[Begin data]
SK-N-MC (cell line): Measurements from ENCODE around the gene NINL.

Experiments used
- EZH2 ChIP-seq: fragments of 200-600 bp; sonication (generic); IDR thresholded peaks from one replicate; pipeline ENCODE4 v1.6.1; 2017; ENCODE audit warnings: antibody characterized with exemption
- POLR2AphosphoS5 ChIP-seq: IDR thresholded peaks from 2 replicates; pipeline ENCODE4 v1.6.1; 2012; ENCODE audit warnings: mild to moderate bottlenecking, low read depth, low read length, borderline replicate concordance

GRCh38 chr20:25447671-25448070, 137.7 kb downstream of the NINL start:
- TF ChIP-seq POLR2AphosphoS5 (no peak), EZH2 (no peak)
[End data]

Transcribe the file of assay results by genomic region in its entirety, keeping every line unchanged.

SK-N-MC (cell line): Measurements from ENCODE around the gene NINL.

Experiments used
- EZH2 ChIP-seq: fragments of 200-600 bp; sonication (generic); IDR thresholded peaks from one replicate; pipeline ENCODE4 v1.6.1; 2017; ENCODE audit warnings: antibody characterized with exemption
- POLR2AphosphoS5 ChIP-seq: IDR thresholded peaks from 2 replicates; pipeline ENCODE4 v1.6.1; 2012; ENCODE audit warnings: mild to moderate bottlenecking, low read depth, low read length, borderline replicate concordance

GRCh38 chr20:25447671-25448070, 137.7 kb downstream of the NINL start:
- TF ChIP-seq POLR2AphosphoS5 (no peak), EZH2 (no peak)